Idleness: A Philosophical Essay (Hardback)Brian O'Connor (author)
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The first book to challenge modern philosophy's case against idleness, revealing why the idle state is one of true freedom
For millennia, idleness and laziness have been regarded as vices. We're all expected to work to survive and get ahead, and devoting energy to anything but labor and self-improvement can seem like a luxury or a moral failure. Far from questioning this conventional wisdom, modern philosophers have worked hard to develop new reasons to denigrate idleness. In Idleness, the first book to challenge modern philosophy's portrayal of inactivity, Brian O'Connor argues that the case against an indifference to work and effort is flawed--and that idle aimlessness may instead allow for the highest form of freedom.
Idleness explores how some of the most influential modern philosophers drew a direct connection between making the most of our humanity and avoiding laziness. Idleness was dismissed as contrary to the need people have to become autonomous and make whole, integrated beings of themselves (Kant); to be useful (Kant and Hegel); to accept communal norms (Hegel); to contribute to the social good by working (Marx); and to avoid boredom (Schopenhauer and de Beauvoir).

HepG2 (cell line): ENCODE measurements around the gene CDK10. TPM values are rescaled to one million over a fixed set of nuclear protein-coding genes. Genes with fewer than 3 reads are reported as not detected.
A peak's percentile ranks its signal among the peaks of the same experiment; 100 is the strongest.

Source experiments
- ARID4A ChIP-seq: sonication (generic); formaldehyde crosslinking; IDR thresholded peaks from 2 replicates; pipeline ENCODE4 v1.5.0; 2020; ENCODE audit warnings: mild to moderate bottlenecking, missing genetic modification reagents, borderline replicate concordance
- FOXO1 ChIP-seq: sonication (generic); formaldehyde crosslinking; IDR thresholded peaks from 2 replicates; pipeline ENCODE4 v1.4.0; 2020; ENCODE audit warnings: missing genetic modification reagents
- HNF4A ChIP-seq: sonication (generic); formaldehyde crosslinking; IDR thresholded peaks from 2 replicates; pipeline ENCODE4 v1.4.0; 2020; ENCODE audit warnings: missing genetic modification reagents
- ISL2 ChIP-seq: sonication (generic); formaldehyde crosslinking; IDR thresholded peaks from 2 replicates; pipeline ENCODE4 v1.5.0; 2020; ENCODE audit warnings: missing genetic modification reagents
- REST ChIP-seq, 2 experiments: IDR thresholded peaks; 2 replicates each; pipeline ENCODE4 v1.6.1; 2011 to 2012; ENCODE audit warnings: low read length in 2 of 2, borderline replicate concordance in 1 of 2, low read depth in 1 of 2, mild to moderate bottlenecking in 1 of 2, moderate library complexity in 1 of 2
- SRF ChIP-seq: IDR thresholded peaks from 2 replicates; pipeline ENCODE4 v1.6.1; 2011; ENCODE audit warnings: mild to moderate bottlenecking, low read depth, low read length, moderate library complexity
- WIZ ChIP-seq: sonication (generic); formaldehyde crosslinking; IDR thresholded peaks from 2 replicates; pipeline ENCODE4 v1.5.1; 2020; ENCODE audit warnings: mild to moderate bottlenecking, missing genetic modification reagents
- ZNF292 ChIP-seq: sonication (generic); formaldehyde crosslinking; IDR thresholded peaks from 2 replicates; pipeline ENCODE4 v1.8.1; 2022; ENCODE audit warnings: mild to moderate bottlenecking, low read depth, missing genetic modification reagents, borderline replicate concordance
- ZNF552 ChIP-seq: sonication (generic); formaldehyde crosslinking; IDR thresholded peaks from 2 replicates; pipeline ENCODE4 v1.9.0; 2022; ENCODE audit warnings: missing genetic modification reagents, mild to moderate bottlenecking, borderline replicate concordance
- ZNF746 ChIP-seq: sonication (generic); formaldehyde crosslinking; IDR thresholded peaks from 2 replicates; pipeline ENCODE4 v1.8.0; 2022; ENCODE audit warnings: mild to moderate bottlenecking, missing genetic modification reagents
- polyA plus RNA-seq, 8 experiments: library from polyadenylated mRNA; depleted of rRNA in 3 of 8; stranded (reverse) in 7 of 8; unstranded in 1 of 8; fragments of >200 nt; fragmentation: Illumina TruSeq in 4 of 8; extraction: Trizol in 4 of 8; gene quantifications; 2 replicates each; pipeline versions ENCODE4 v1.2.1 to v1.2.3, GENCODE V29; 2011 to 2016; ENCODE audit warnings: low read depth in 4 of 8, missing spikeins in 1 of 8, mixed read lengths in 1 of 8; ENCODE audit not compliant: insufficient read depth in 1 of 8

O'Connor throws doubt on all these arguments, presenting a sympathetic vision of the inactive and unserious that draws on more productive ideas about idleness, from ancient Greece through Robert Burton's Anatomy of Melancholy, Schiller and Marcuse's thoughts about the importance of play, and recent critiques of the cult of work. A thought-provoking reconsideration of productivity for the twenty-first century, Idleness shows that, from now on, no theory of what it means to have a free mind can exclude idleness from the conversation.
Publisher: Princeton University Press
Number of pages: 216
Dimensions: 203 x 127 mm
"This valuable book tackles an issue both timeless and urgent today: to what extent is an idle life a good life?"--Mark Kingwell, University of Toronto
"[A]n alternative and altogether refreshing take on our favourite deadly sin."---Sarah Murdoch, Toronto Star
"Cogent and accessible, Idleness is especially good at identifying inconsistencies in the 'worthiness myth' (the obligation to become worthy on one's humanity through self-realization and industry) advanced by influential Western philosophers."---Glenn C. Altschuler, Tulsa World
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